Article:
“666 Park Avenue” — ABC, Sunday, 9 p.m. An unmarried and broke but happy couple moves to New York City to pursue their dreams and ends up applying for a job managing 999 Park Avenue (cue dramatic music). The numbers invert to make 666 Park Avenue, where the previous manager had suddenly moved some place “warmer” like Arizona (read: hell). If you watched “Lost” you’ll have no problem seeing Terry O’Quinn (John Locke) as the devil. The show is straight-up scary. However, it’s about making deals with the devil, so count me out.

“Arrow” — CW, Wednesday, 7 p.m. The CW has seen recent success with “The Vampire Diaries” and, in “Arrow,” the network seems to be using the same tricks: dark shadows, dramatic music and attractive characters. Just to be clear, there are no vampires in "Arrow" ... yet.

In for the long haul:

“New Girl” — FOX, Tuesday, 8 p.m. In this season of “New Girl,” Zooey Deschanel’s character Jess loses her job as a teacher, tries to casually date and gets teased by a bunch of super models. “New Girl” can be adorable at times and painfully awkward at others. The best episode of the season involved a group of hipsters that moved next door, making Jess and her almost 30-year-old roommates feel old. I watch “New Girl” but only enjoy maybe one out of three episodes.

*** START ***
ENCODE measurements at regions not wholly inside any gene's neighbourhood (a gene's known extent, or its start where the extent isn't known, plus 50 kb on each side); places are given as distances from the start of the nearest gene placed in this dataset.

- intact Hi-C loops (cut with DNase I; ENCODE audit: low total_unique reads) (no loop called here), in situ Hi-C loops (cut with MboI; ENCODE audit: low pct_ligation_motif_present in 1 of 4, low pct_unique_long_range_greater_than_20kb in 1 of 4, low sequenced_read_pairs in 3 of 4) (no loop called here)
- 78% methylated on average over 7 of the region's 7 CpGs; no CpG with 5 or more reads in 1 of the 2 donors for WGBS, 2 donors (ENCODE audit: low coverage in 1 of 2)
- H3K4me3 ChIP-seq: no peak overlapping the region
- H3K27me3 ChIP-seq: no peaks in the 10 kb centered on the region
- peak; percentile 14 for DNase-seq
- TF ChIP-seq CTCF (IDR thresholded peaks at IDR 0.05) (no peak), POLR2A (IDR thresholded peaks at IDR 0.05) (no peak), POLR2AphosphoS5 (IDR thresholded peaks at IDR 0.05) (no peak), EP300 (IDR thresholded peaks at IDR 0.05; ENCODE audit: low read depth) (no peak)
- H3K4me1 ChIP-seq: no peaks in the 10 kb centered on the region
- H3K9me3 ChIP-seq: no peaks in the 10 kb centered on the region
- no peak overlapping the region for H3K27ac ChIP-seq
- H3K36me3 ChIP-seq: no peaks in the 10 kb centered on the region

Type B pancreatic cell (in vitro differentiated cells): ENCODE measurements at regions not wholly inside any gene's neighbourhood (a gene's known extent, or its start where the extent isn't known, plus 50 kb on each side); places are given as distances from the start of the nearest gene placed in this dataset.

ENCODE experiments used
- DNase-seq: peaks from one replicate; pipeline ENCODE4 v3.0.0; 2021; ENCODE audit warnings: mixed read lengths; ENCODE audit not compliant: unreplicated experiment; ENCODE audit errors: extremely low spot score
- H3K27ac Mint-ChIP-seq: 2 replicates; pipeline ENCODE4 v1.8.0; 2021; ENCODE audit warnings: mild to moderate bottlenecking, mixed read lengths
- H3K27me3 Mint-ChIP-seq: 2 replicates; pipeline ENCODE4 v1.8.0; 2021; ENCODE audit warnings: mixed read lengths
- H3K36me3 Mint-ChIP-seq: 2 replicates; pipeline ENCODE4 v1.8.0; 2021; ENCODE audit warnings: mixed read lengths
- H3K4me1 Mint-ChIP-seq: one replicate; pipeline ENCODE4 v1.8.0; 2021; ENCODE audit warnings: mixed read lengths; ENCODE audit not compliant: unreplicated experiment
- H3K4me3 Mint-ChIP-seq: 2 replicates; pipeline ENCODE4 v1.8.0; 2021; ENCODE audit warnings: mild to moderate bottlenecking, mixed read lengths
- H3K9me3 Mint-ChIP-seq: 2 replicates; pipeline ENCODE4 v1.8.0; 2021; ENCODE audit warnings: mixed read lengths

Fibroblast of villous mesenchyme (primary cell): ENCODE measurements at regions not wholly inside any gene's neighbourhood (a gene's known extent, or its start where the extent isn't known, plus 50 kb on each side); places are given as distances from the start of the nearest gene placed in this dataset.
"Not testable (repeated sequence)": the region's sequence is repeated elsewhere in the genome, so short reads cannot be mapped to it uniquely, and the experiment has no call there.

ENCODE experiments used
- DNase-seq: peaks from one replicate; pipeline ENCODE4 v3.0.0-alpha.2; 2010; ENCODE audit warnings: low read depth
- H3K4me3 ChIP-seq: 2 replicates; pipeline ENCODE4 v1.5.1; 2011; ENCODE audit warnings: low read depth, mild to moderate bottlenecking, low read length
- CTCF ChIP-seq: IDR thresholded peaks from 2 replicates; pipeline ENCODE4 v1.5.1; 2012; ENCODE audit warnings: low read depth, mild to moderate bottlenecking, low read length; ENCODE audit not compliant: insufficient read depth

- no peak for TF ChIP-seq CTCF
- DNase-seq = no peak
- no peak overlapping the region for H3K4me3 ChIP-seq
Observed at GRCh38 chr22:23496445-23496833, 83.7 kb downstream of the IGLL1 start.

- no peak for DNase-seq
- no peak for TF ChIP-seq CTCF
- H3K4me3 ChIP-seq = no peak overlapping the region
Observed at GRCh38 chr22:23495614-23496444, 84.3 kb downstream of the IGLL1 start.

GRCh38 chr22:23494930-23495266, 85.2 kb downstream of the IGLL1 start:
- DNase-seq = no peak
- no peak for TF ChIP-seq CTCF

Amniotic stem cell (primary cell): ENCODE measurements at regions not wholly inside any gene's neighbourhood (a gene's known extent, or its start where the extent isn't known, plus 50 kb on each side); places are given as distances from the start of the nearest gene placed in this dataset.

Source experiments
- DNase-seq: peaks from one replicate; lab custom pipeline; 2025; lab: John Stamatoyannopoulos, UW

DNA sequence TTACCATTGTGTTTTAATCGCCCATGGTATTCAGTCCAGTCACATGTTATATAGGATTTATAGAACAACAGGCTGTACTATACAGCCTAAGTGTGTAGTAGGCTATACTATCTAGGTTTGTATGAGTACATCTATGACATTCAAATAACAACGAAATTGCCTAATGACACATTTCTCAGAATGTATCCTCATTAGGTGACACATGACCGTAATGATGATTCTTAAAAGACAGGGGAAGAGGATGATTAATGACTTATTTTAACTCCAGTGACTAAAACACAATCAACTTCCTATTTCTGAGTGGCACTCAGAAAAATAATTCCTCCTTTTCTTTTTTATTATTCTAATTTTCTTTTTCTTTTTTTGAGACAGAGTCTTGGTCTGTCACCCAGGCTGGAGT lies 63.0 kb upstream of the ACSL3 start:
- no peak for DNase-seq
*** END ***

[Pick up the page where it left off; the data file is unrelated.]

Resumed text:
New or returning shows coming soon

“1600 Penn” – NBC, Jan. 10. Based on previews, “1600 Penn” is about a quirky United States president and his goofy family, starring Bill Pullman, Jenna Elfman and Josh Gad. Gad, who has guest starred on “Modern Family” and also stars on Broadway in “The Book of Mormon” musical, plays a college-age son who gets into quite a bit of trouble. I don’t know much about the show but would be willing to give a comedy about the White House a shot.

“Community” — NBC, Feb 7, 8 p.m. This show, about a study group of misfits attending community college, has been hanging on a cancellation thread since it premiered in 2009. It has been renewed for one more season and was originally banished to the Friday night slot, which is where all shows go to die. Recently, it was shown some mercy and will air on Thursday in what used to be “30 Rock’s” slot.